In a nutshell, Google is confirming that what works in one market, may not work in another. So if you’re recycling the same strategy in all markets, stop!

Site authority is real – and so is author authority

The documents seem to confirm the existence of a site-wide authority metric that Google might use to rank websites, assessing credibility and the quality of content and backlinks This one isn’t much of a shock, just again validation for us SEOs.

Author authority is interesting though, and is explicitly mentioned throughout the API leaks. Although author bios are already commonplace in any good SEO strategy, it may actually be a factor we are underestimating the breadth of. It seems like when Google is assessing whether a piece of content is trustworthy, they are considering things like the author’s overall credibility on a topic, reputation, past work, and their involvement in professional communities. 

Rand offered an interesting perspective of his own, suggesting this was going to change the way he hires for his own internal writers, emphasising their topic expertise and online credibility as potentially even more important than their copywriting experience. Are we about to enter the age of content influencers?

Refreshing your content should never be underestimated

According to the leaks, Google might track how frequently a site updates its content and use this as a ranking signal. Regular updates may signal to Google that a site remains relevant and active, potentially maintaining or improving its search ranking position.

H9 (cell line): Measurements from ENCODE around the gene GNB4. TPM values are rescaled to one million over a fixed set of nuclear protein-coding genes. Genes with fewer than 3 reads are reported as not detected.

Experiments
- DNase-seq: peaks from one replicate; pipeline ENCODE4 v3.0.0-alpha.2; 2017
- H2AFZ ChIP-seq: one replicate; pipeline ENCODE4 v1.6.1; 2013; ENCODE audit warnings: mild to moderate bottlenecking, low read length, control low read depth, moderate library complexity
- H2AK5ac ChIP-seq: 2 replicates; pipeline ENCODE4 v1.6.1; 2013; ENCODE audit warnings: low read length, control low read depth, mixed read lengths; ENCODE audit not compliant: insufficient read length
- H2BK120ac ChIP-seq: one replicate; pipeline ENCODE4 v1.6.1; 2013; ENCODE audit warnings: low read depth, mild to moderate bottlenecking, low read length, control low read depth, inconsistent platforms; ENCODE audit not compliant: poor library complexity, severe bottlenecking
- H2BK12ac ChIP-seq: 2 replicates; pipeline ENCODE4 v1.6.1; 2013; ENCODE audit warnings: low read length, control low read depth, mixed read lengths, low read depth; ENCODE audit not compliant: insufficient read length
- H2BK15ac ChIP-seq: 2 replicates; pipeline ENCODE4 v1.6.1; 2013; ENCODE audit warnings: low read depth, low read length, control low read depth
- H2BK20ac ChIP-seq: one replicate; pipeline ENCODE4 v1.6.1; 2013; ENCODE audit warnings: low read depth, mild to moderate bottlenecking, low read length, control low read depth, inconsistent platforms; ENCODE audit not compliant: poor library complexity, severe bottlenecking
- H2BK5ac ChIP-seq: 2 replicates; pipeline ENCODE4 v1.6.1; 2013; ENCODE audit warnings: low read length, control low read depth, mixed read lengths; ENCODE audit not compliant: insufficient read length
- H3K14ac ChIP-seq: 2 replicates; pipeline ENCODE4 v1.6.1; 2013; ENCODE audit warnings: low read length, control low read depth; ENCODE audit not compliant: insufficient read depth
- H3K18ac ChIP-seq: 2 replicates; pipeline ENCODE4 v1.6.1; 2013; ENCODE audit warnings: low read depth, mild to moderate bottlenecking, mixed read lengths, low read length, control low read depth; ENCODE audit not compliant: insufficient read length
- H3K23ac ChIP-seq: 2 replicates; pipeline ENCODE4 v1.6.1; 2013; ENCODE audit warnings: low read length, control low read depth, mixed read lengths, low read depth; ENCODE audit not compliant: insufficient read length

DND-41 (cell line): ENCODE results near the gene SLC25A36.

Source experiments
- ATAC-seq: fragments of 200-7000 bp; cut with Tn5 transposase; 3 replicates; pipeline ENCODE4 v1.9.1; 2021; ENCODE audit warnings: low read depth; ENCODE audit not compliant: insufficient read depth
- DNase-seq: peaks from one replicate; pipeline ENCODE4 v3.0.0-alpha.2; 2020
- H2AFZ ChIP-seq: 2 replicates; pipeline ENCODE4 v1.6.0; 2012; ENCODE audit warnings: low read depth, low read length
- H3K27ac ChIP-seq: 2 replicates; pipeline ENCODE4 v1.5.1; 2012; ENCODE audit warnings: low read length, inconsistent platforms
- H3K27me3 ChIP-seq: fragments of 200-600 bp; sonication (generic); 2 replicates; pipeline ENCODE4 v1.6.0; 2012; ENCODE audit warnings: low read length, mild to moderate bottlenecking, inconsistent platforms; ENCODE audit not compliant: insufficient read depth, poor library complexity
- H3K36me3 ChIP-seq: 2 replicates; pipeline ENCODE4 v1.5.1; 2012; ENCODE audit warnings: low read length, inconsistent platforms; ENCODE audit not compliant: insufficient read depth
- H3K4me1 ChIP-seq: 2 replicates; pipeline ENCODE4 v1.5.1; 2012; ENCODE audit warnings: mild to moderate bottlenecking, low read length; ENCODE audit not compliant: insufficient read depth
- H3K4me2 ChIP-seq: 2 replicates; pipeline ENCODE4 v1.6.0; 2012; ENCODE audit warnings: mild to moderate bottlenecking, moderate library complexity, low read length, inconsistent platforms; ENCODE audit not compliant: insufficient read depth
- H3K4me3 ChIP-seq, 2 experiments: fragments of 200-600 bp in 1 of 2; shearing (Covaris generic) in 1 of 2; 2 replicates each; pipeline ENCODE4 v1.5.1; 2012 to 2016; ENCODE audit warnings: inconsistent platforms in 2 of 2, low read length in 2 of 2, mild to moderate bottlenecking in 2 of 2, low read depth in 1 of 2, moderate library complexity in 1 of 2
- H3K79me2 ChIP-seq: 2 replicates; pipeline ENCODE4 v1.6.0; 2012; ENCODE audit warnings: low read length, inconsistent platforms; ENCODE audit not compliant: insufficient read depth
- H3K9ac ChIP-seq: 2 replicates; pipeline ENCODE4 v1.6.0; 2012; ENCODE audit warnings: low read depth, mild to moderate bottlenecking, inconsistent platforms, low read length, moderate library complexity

As for why this is important, I guess that is fairly logical. Google needs to be able to provide users with answers to their search queries, and if the answers it is serving are out of date then Google loses trust with its users. It’s in Google’s best interest to make sure the information it is serving is fresh.

Good question. Well, whether you’re a business owner, or a marketing professional the takeaways are fairly similar. 

Firstly, think critically. We don’t know how many of these leaks are even active anymore, so don’t waste your time trying to dissect and win at every single one.

Secondly, Google is a business significantly driven by ad revenue. If the number of people who visit Google on a daily basis drops, so does Google’s ability to drive revenue. Google may have lied (let’s face it), about a lot of the ranking factors we now see confirmed in the API leaks, but one thing that will always be true is that Google has to adapt to meet our (searchers) needs, and those needs are always changing. People like to consume images? Shopping carousels appear. TikTok is suddenly popular? Videos pop up in the SERPs. Focus on optimising your site based on what your users need, the value you can provide, and their preferred way to consume information. Nail this, and the algorithm will favour you.

About the Author

Jazmin Green

Propel your Business Today.

Get a free custom strategy session worth over $4000 full of invaluable insights to propel your business to new heights.

Get your $4000 Digital Strategy Audit Free Now

This field is for validation purposes and should be left unchanged.
What are you waiting for?